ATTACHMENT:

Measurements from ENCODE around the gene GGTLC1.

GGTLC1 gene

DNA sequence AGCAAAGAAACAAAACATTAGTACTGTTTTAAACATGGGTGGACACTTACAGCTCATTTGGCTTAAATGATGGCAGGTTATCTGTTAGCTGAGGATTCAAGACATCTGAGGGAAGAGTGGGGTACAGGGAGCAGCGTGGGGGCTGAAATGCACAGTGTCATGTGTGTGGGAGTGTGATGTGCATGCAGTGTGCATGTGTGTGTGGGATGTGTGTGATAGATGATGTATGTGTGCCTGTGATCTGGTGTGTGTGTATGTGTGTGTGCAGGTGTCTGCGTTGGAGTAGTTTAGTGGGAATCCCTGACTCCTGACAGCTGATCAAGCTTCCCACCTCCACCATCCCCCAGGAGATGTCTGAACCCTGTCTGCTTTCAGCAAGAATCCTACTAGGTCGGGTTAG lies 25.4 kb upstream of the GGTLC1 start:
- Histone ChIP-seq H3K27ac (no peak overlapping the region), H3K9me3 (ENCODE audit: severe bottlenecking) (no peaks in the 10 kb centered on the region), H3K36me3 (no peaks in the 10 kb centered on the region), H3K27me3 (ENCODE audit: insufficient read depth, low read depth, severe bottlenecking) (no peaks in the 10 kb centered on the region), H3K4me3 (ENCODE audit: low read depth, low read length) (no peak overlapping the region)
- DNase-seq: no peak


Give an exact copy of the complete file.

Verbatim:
Measurements from ENCODE around the gene GGTLC1.

GGTLC1 gene

DNA sequence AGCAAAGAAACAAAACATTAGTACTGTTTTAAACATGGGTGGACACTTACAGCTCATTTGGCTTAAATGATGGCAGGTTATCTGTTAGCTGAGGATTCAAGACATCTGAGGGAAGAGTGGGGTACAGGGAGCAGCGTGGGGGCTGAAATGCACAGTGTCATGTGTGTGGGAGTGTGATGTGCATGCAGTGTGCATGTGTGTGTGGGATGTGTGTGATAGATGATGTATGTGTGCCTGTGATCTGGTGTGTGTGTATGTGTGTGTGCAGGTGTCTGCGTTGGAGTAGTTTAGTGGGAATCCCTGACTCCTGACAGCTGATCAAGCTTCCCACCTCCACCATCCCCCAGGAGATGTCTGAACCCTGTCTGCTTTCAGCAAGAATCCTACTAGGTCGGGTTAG lies 25.4 kb upstream of the GGTLC1 start:
- Histone ChIP-seq H3K27ac (no peak overlapping the region), H3K9me3 (ENCODE audit: severe bottlenecking) (no peaks in the 10 kb centered on the region), H3K36me3 (no peaks in the 10 kb centered on the region), H3K27me3 (ENCODE audit: insufficient read depth, low read depth, severe bottlenecking) (no peaks in the 10 kb centered on the region), H3K4me3 (ENCODE audit: low read depth, low read length) (no peak overlapping the region)
- DNase-seq: no peak